THE FROG

Seldom has a common frog looked so regal, outside of a fairy tale, as in this gloriously illustrated life cycle. Describing the common European frog in rich detail, the author records how the frog stalks his first meal, a pink juicy worm, after the winter hibernation: “He bides his time, toes twitching. Then he pounces, seizing the wriggling prey in his wide mouth. He scrapes off the dirt with delicate fingers before gulping it down whole.” The frog finds other creatures to munch on the way to the pond, and narrowly misses becoming a meal for a hedgehog. At the pond, he mates, and then the text and illustrations describe the process by which the tiny jelly-like eggs hatch into tadpoles and develop into froglets and finally frogs. Kitchen's cutaway pond paintings are especially compelling as they show the frogs above and below the surface of the pond. Readers in the US, more familiar with the common green leopard frog, will find many similar elements in the life cycle of this golden bronze neighbor, Rana temporaria. Part of the Animal Lives series by Kingfisher, including The Rabbit (not reviewed). The Rabbit which focuses on a European rabbit, rather than the familiar cottontail of the US. These are handsome, informative, inexpensive titles with outstanding illustrations. (frog facts, Web sites and organizations for more information, glossary, index) (Nonfiction. 7-10)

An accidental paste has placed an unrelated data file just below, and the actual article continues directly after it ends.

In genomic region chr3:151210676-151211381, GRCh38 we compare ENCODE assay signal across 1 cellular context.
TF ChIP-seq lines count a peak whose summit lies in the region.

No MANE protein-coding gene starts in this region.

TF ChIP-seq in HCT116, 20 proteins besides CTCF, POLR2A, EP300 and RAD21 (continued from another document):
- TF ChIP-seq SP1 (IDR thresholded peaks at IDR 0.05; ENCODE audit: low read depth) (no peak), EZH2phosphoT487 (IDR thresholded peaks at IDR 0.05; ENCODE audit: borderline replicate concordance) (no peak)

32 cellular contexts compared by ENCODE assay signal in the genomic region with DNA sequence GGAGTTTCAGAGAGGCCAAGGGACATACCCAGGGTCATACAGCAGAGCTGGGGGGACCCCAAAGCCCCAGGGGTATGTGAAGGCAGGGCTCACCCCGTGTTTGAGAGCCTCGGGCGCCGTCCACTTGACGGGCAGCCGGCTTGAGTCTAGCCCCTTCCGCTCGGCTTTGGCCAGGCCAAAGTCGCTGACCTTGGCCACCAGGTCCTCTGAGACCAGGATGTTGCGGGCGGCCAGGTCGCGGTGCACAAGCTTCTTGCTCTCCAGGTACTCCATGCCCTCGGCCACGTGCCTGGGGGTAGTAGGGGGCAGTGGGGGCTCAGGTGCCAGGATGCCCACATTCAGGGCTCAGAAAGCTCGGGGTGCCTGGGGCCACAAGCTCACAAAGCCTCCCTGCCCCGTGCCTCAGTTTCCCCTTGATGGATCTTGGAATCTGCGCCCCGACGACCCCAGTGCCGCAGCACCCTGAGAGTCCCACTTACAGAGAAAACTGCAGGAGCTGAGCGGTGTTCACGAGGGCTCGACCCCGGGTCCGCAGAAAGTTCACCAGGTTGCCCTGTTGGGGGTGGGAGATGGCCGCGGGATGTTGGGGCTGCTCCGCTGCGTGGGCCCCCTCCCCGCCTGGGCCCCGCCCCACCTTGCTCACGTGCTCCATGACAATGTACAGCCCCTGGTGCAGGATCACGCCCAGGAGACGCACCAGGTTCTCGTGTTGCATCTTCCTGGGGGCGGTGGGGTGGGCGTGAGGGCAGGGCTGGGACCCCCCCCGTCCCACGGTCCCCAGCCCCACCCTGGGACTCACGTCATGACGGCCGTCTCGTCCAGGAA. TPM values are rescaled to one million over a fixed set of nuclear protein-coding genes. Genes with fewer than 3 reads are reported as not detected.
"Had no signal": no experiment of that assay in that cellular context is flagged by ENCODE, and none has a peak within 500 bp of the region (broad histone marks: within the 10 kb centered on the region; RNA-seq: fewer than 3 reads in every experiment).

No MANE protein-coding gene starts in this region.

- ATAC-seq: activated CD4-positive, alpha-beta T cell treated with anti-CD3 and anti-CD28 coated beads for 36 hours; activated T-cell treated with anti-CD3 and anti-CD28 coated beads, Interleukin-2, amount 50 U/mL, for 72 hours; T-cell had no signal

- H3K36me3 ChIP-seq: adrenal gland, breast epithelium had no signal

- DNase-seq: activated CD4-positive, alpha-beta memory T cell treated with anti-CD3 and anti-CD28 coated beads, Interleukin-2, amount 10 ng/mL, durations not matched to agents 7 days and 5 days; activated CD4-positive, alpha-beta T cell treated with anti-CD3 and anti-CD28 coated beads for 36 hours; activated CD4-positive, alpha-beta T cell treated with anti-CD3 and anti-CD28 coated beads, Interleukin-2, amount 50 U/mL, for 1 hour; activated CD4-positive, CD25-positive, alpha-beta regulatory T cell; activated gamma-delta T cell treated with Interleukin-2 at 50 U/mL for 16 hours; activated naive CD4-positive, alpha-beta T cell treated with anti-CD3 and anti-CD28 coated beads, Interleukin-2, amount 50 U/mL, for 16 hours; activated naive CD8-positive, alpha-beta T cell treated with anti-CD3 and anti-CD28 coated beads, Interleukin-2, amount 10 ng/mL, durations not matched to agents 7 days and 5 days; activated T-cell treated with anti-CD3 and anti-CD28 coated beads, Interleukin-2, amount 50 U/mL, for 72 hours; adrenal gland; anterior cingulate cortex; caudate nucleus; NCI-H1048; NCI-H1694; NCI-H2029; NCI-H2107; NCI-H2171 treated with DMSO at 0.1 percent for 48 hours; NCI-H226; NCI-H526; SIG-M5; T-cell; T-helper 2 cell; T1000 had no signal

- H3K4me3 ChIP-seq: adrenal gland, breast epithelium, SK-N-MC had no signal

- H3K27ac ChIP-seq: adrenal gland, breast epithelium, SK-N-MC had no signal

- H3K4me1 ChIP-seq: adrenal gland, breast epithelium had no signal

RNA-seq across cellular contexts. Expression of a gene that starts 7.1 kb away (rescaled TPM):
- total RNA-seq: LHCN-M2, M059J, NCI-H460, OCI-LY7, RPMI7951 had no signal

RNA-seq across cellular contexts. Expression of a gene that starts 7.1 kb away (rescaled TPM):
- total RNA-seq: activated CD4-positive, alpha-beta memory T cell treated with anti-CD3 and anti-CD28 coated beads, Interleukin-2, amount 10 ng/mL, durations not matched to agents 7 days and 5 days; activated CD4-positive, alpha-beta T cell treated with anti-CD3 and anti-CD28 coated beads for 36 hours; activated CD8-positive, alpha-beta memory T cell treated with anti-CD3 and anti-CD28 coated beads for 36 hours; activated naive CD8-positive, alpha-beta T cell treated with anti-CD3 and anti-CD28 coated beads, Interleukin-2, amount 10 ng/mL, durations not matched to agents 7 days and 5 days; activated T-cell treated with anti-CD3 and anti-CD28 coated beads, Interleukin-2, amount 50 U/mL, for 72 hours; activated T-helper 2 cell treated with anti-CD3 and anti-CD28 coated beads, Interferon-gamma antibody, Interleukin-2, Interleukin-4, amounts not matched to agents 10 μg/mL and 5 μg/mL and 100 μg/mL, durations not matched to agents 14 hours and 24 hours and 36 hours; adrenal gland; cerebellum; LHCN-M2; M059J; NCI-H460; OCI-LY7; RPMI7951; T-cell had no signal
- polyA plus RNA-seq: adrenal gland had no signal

Pub Date: May 1, 2000

ISBN: 0-7534-5215-4

Page Count: 32

Publisher: Kingfisher

Review Posted Online: June 24, 2010

Kirkus Reviews Issue: May 1, 2000

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RED-EYED TREE FROG

Bishop’s spectacular photographs of the tiny red-eyed tree frog defeat an incidental text from Cowley (Singing Down the Rain, 1997, etc.). The frog, only two inches long, is enormous in this title; it appears along with other nocturnal residents of the rain forests of Central America, including the iguana, ant, katydid, caterpillar, and moth. In a final section, Cowley explains how small the frog is and aspects of its life cycle. The main text, however, is an afterthought to dramatic events in the photos, e.g., “But the red-eyed tree frog has been asleep all day. It wakes up hungry. What will it eat? Here is an iguana. Frogs do not eat iguanas.” Accompanying an astonishing photograph of the tree frog leaping away from a boa snake are three lines (“The snake flicks its tongue. It tastes frog in the air. Look out, frog!”) that neither advance nor complement the action. The layout employs pale and deep green pages and typeface, and large jewel-like photographs in which green and red dominate. The combination of such visually sophisticated pages and simplistic captions make this a top-heavy, unsatisfying title. (Picture book. 7-9)

Pub Date: March 1, 1999

ISBN: 0-590-87175-7

Page Count: 32

Publisher: Scholastic

Review Posted Online: May 20, 2010

Kirkus Reviews Issue: Jan. 1, 1999

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MR. POPPER'S PENGUINS

This is rather a silly story, and I don't believe children will think it particularly funny. A paper hanger and painter finds time on his hands in winter, and spends it in reading of arctic exploration. It is all given reality when he receives a present of a penguin, which makes its nest in the refrigerator on cubes of ice, mates with a lonely penguin from the zoo, and produces a family of penguins which help set the Poppers on their feet.

Pub Date: Sept. 26, 1938

ISBN: 978-0-316-05843-8

Page Count: 139

Publisher: Little, Brown

Review Posted Online: Jan. 15, 2014

Kirkus Reviews Issue: Sept. 1, 1938

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